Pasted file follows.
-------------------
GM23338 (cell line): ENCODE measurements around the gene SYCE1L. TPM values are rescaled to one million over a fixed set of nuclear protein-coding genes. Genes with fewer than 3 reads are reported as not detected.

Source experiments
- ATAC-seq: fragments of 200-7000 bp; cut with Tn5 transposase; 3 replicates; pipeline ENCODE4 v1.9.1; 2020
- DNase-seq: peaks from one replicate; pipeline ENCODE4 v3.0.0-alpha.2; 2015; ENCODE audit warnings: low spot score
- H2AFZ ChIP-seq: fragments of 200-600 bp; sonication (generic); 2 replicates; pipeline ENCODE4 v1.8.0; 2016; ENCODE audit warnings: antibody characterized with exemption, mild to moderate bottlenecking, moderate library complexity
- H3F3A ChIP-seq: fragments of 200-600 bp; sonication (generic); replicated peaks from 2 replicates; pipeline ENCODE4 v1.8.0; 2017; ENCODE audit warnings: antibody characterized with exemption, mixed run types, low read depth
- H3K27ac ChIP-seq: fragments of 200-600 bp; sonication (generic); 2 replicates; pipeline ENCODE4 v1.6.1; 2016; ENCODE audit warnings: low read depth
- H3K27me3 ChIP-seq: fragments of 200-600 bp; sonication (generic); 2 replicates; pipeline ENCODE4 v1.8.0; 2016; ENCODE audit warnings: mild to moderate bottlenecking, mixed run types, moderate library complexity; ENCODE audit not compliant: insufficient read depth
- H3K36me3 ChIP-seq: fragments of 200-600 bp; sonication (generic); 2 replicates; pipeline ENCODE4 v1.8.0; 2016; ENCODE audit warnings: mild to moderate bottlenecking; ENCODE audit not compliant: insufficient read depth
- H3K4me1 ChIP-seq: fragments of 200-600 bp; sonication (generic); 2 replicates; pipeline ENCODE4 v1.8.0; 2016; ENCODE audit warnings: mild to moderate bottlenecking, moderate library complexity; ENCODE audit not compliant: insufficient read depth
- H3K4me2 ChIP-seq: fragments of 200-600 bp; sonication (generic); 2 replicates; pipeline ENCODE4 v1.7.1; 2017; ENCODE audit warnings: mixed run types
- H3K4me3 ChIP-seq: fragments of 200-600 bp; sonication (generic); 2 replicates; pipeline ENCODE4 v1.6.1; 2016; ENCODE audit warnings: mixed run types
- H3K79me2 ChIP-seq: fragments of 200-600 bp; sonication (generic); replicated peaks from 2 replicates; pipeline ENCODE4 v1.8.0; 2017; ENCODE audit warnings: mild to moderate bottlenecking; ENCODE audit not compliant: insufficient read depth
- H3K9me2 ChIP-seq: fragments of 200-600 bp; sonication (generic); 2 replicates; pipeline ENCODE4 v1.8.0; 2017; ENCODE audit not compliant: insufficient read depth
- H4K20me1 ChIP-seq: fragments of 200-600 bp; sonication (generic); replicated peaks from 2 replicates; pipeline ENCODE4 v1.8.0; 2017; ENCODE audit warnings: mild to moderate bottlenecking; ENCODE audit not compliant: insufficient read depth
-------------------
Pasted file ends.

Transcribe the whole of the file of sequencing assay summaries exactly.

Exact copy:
GM23338 (cell line): ENCODE measurements around the gene SYCE1L. TPM values are rescaled to one million over a fixed set of nuclear protein-coding genes. Genes with fewer than 3 reads are reported as not detected.

Source experiments
- ATAC-seq: fragments of 200-7000 bp; cut with Tn5 transposase; 3 replicates; pipeline ENCODE4 v1.9.1; 2020
- DNase-seq: peaks from one replicate; pipeline ENCODE4 v3.0.0-alpha.2; 2015; ENCODE audit warnings: low spot score
- H2AFZ ChIP-seq: fragments of 200-600 bp; sonication (generic); 2 replicates; pipeline ENCODE4 v1.8.0; 2016; ENCODE audit warnings: antibody characterized with exemption, mild to moderate bottlenecking, moderate library complexity
- H3F3A ChIP-seq: fragments of 200-600 bp; sonication (generic); replicated peaks from 2 replicates; pipeline ENCODE4 v1.8.0; 2017; ENCODE audit warnings: antibody characterized with exemption, mixed run types, low read depth
- H3K27ac ChIP-seq: fragments of 200-600 bp; sonication (generic); 2 replicates; pipeline ENCODE4 v1.6.1; 2016; ENCODE audit warnings: low read depth
- H3K27me3 ChIP-seq: fragments of 200-600 bp; sonication (generic); 2 replicates; pipeline ENCODE4 v1.8.0; 2016; ENCODE audit warnings: mild to moderate bottlenecking, mixed run types, moderate library complexity; ENCODE audit not compliant: insufficient read depth
- H3K36me3 ChIP-seq: fragments of 200-600 bp; sonication (generic); 2 replicates; pipeline ENCODE4 v1.8.0; 2016; ENCODE audit warnings: mild to moderate bottlenecking; ENCODE audit not compliant: insufficient read depth
- H3K4me1 ChIP-seq: fragments of 200-600 bp; sonication (generic); 2 replicates; pipeline ENCODE4 v1.8.0; 2016; ENCODE audit warnings: mild to moderate bottlenecking, moderate library complexity; ENCODE audit not compliant: insufficient read depth
- H3K4me2 ChIP-seq: fragments of 200-600 bp; sonication (generic); 2 replicates; pipeline ENCODE4 v1.7.1; 2017; ENCODE audit warnings: mixed run types
- H3K4me3 ChIP-seq: fragments of 200-600 bp; sonication (generic); 2 replicates; pipeline ENCODE4 v1.6.1; 2016; ENCODE audit warnings: mixed run types
- H3K79me2 ChIP-seq: fragments of 200-600 bp; sonication (generic); replicated peaks from 2 replicates; pipeline ENCODE4 v1.8.0; 2017; ENCODE audit warnings: mild to moderate bottlenecking; ENCODE audit not compliant: insufficient read depth
- H3K9me2 ChIP-seq: fragments of 200-600 bp; sonication (generic); 2 replicates; pipeline ENCODE4 v1.8.0; 2017; ENCODE audit not compliant: insufficient read depth
- H4K20me1 ChIP-seq: fragments of 200-600 bp; sonication (generic); replicated peaks from 2 replicates; pipeline ENCODE4 v1.8.0; 2017; ENCODE audit warnings: mild to moderate bottlenecking; ENCODE audit not compliant: insufficient read depth